Quaternary land vertebrates have been reported from 21 sites in Jamaica, almost all of which are located in caves. These cave fossil deposits are widely distributed throughout the island in regions of limestone karst. Each cave deposit consists of autochthonous sediments that cannot be biostratigraphically correlated with other sites containing sediments of similar origin. The age of these deposits has been determined primarily through absolute dating and faunal comparisons. An informal temporal sequence previously proposed for Jamaican vertebrate-bearing strata was based on relative stratigraphic position and faunal content and included four layers (from youngest to oldest): (1) Rattus layer, (2) Oryzomys layer, (3) lizard/bat layers, (4) hard breccias. These strata range in age from post-Columbian (<500 yr B.P.) for the Rattus layer to middle Pleistocene for the hard breccias. Absolute ages have been obtained for six Jamaican cave deposits. The oldest dated Quaternary terrestrial vertebrate faunas are preserved in indurated bone breccias and conglomerates from Wallingford Roadside Cave in St. Elizabeth Parish that range in age from 100 to 250 ka. Undated breccias from Sheep Pen Cave in Trelawny Parish, Molton Fissure in Manchester Parish, and Lluidas Vale Cave in St. Catherine Parish, are probably similar in age. Most of the remaining Jamaican cave faunas are derived from unconsolidated sediments of late Pleistocene and Holocene age.
The published Quaternary vertebrate fauna of Jamaica consists of 49 species, including 3 amphibians, 18 reptiles, 9 birds, and 19 mammals. The amphibians include three extant frogs, while the reptile fauna is composed of a turtle, a crocodile, 12 species of lizards, and 4 snakes. Three of the lizards, the large gecko Aristelliger titan, the giant anguid Celestus cf. C. occiduus, and the iguanid Leiocephalus jamaicensis, are extinct. Lizard bones are so abundant in Dairy Cave in St. Ann Parish and several other Jamaican caves that the strata from which they were derived have been called the “lizard layers.” Three species of birds from Quaternary sites are now extinct in Jamaica, although the burrowing owl Athene cunicularia still survives elsewhere in the West Indies and the endemic nightjar Siphonorhis americana disappeared very recently. The extinct flightless ibis Xenicibis xympithecus is an endemic genus and species known only from Jamaica. The Quaternary mammalian fauna of Jamaica includes 12 species of bats, 3 primates, and 4 rodents. None of the bats are extinct, but three of the species have disappeared from Jamaica. Brachyphylla nana still survives on Cuba and Hispaniola, whereas Tonatia bidens and Mormoops megalophylla are now restricted to the continental Neotropics. Jamaica has three extinct species of monkeys, which constitutes the largest primate fauna of any Antillean island. Xenothrix mcgregori, an endemic Jamaican genus and species, is so unlike other genera of Neotropical ceboid monkeys that it has been placed in a separate family, the Xenotrichidae. The two other taxa of Jamaican fossil primates are undescribed. Both are represented only by isolated postcranial elements that suggest generic-level distinction from one another and from Xenothrix. The Quaternary rodent fauna of Jamaica consists of three extinct and one living species. The two described species of the large, endemic Jamaican heptaxodontid rodent genus Clidomys apparently went extinct prior to the late Pleistocene. The rice rat Oryzomys antillarum is the only sigmodontine rodent known from the Greater Antilles. Oryzomys is common in late Pleistocene and Holocene cave deposits throughout Jamaica, but has gone extinct within the last century. The capromyid rodent Geocapromys brownii is the sole surviving rodent in Jamaica. G. brownii is the most abundant and widespread species in Jamaican Quaternary deposits.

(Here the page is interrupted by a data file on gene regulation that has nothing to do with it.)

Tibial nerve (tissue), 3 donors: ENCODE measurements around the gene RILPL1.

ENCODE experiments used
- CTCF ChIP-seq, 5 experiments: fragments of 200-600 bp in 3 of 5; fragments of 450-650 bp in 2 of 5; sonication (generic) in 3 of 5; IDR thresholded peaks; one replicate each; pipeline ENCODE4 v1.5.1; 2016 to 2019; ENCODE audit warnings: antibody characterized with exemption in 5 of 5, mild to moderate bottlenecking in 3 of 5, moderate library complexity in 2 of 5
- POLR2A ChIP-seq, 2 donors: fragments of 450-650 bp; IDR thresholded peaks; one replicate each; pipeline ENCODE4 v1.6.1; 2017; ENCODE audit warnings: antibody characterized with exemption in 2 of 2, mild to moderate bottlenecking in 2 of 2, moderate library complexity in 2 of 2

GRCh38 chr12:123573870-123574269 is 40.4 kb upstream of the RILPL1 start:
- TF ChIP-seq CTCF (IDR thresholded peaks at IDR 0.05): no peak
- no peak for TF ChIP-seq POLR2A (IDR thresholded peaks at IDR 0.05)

Jamaica was almost completely submerged in the Oligocene, indicating that most species of land vertebrates in the modern and late Quaternary faunas colonized Jamaica from the Miocene onward. Endemic Jamaican genera, including the primate Xenothrix, the rodent Clidomys, the bat Ariteus, and the ibis Xenicibis, among others, probably have inhabited Jamaica since the Miocene or Pliocene. The large number of Jamaican vertebrates that are either conspecific with or closely related to mainland species suggests periodic overwater dispersal from Middle or South America, probably during periods of low sea level (e.g., late Miocene, ca. 10 Ma; latest Miocene, ca. 6 Ma; latest Pleistocene, 10 to 20 ka) when the Nicaraguan Rise was partially emergent. Fifteen of the 49 species (31%) of fossil vertebrates recorded from Jamaican Quaternary deposits are now extinct on the island. Of the 15 species no longer found in Jamaica, 11 are totally extinct, and 4 are locally extinct in Jamaica but still survive elsewhere in the West Indies or on the continent. Most of the extinct and extirpated species of Jamaican vertebrates survived into the late Quaternary. The localized extinction in Jamaica of the burrowing owl and several species of bats probably was related to environmental changes during the late Pleistocene and early Holocene. Many of the vertebrate extinctions in Jamaica and elsewhere in the West Indies were human-caused, resulting from predation, habitat destruction, and the introduction of exotic species such as rats, dogs, cats, and mongoose.